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City Ignores Public Input in Setting Public Input Opportunities

In an August 16, 2016, memorandum to the Mayor and City Council, City Manager Harry Black outlines the public input opportunities for the City’s Fiscal Year 2018-19 Biennial Budget (Cincinnati Budget Engagement).  In the memorandum Mr. Black states that, “As an Administration, we are continuously looking for ways to enhance the budget process.”  In developing this engagement process, however, he has ignored a two-year effort of citizens and members of his own administration to build a more engaging budget process.


From January of 2013 through early 2015, a group of City residents and Administration leaders met to “build an ongoing system for citizen engagement in City of Cincinnati budgeting”.  Began when Milton Dohoney was City Manager and Lea Erikson Budget Director, this Citizens’ Budget[1] team sought to “discover ways in which citizens can meaningfully participate in the budget process so that City programs most efficiently meet the needs of City residents.”  In other words, this group of residents and administrators sought to build a better engagement process.

Though all experienced in civic leadership—and some with deep citizen engagement experience, including budgeting—members of the Citizens’ Budget team did not see themselves as experts who would simply make recommendations, but conveners and facilitators who would use engagement methods as the primary tool for researching and designing a budget process.  In other words, the Citizens’ Budget team walked the talk of citizen engagement, a quality sorely lacking in Mr. Black’s leadership (City administration fails to engage citizens in designing engagement program).

The team worked together to design and implement several high-engagement conversations using Open Space technology (where attendees determine the topics to be discussed): three meetings were attended by citizens and members of the Administration, while two meetings were staff-only conversations (to allow them to speak freely about their own dirty laundry).  In various way over the course of these meetings, participants were asked how they wanted to be engaged in the budget process.  The team then spent hours digesting the feedback, which included suggestions such as:

  1. Tie the budget process to Plan Cincinnati and other long-term strategies;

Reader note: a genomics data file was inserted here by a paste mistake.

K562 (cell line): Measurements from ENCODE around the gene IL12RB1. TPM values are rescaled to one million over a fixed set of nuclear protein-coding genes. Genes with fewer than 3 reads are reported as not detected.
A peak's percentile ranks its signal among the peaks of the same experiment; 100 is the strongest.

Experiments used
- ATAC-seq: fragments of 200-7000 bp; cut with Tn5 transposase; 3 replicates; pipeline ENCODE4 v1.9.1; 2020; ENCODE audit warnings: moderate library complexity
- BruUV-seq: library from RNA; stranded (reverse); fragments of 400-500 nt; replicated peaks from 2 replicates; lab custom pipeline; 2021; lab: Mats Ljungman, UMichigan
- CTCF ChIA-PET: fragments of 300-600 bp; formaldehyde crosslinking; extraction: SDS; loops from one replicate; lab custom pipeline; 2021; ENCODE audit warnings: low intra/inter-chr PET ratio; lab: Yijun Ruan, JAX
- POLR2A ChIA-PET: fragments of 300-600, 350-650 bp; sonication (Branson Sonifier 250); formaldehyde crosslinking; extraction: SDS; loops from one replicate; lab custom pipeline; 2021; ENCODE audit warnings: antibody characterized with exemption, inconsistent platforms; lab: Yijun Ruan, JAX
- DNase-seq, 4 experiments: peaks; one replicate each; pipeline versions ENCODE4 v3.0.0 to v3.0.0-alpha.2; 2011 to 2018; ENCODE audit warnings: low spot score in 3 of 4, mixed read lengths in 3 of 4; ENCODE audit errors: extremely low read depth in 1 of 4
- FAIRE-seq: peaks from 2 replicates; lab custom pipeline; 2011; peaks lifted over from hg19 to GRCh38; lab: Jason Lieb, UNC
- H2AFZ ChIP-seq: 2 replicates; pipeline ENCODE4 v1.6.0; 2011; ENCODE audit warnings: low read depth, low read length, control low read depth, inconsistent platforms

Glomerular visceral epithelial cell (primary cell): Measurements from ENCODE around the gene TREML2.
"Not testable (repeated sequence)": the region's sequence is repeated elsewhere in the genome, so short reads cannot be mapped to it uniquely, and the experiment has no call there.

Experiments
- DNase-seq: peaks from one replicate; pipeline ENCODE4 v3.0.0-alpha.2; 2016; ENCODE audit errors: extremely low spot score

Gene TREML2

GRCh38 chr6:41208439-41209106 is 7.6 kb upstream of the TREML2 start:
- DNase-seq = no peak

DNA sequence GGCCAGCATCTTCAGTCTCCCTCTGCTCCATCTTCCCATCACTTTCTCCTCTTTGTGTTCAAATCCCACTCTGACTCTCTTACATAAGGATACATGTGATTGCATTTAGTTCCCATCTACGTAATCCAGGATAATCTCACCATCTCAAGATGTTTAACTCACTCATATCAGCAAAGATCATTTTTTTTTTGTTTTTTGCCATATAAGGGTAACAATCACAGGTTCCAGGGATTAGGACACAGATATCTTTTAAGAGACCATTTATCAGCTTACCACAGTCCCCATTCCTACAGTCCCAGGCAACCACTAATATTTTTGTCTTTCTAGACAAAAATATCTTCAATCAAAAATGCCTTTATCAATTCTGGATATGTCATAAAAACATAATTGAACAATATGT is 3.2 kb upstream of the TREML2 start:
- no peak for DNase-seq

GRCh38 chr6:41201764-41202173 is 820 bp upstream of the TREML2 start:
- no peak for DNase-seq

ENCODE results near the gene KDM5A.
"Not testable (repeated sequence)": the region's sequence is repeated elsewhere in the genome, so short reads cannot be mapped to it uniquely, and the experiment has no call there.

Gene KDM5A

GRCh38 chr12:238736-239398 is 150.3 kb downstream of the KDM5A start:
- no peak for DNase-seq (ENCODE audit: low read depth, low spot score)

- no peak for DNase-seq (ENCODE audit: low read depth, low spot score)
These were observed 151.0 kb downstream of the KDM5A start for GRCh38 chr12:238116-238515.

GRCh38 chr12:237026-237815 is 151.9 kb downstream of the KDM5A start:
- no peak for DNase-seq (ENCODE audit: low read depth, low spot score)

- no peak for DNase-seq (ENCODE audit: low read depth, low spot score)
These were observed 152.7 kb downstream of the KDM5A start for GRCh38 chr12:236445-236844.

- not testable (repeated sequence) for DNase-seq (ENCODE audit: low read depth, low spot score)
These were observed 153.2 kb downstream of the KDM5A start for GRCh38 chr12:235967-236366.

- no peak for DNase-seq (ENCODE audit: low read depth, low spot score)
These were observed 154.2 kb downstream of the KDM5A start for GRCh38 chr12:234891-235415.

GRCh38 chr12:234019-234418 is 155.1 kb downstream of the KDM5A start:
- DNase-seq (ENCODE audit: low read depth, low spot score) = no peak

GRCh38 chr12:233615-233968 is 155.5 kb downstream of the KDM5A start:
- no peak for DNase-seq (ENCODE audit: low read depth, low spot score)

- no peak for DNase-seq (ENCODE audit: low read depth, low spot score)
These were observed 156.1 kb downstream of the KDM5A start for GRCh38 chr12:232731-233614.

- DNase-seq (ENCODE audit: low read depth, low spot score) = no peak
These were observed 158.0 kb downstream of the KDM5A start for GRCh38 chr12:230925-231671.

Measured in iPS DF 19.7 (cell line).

2. Provide options to increase revenue;
  3. Involve City Council early and throughout the process (not just campaigning);
  4. Ask departments to:
    1. Engage citizens in setting their own budgets;
    2. Conduct inter-departmental dialogs to identify key questions and trade-offs;
  5. Budget for neighborhoods (have staff visit neighborhoods).

These are just a few of the many ideas generated during the research phase of this process.  Before Mr. Black pulled the plug on this work (he simply ignored it, just like he did with the Citizen Engagement Action Team), the Citizens’ Budget team offered a comprehensive “straw process” that was not intended as a final solution but as inspiration for experiments that would evaluate various engagement methodologies (City Budget Process Recommendations).  As the team was beginning to plan for the experimental phase of the work (designing small engagement opportunities to evaluate various recommended methodologies), Mayor Cranley took office and changed Administration leadership.  At that point, all work on the Citizens’ Budget (and the Citizen Engagement Action Team mentioned above) ended.

The core axiom that should guide all planning efforts (as has been expressed by several DAAP professors, including Beth Nagy, PhD.,) is that those being planned for should be involved in the planning process.  In this case, that axiom means that to create an appropriate engagement program, those to be engaged must co-design the process by which they themselves will be engaged.  Mr. Black had a team of smart, committed resident-leaders and Administration leaders with experience in designing and evaluating the City’s budget engagement processes, yet he chose to ignore them and their extensive work when creating his engagement process.

This disregard of voluntary citizen contributions is par for Mr. Black’s course.  Previously, he and his administration ignored a research-based citizen effort to build a systematic public engagement process (Knocking on the Door of City Hall: Nobody Home; and City administration fails to engage citizens in designing engagement program), and failed to effectively ask the public how to spend the recent budget surplus.

Mr. Black may simply be expressing Mayor Cranley’s leadership style (see the failed parks’ levy, which was criticized by many because the Mayor failed to consult others in its drafting).  Regardless, his leadership style is outdated; the Tea Party and Occupy Wall Street movements, along with the success of Bernie Sanders and Donald Trump, show how people feel totally disconnected from government.  Mr. Black needs to understand that this same frustration applies at the local level—and start seeing City residents as partners in improving community governance rather than customers for whom the boss knows best.

[1] Dan Joyner, Carolyn Miller, Rina Saperstein, Rick Dieringer, Genia Gooden, Freeman McNeil, Peter Hames and Jeffrey Stec were citizen members of the “core design team”, which also included several City staff members who are left unnamed herein because of the critical nature of this article—and to focus attention on the ultimate failure of Mr. Black’s leadership on citizen engagement issues.

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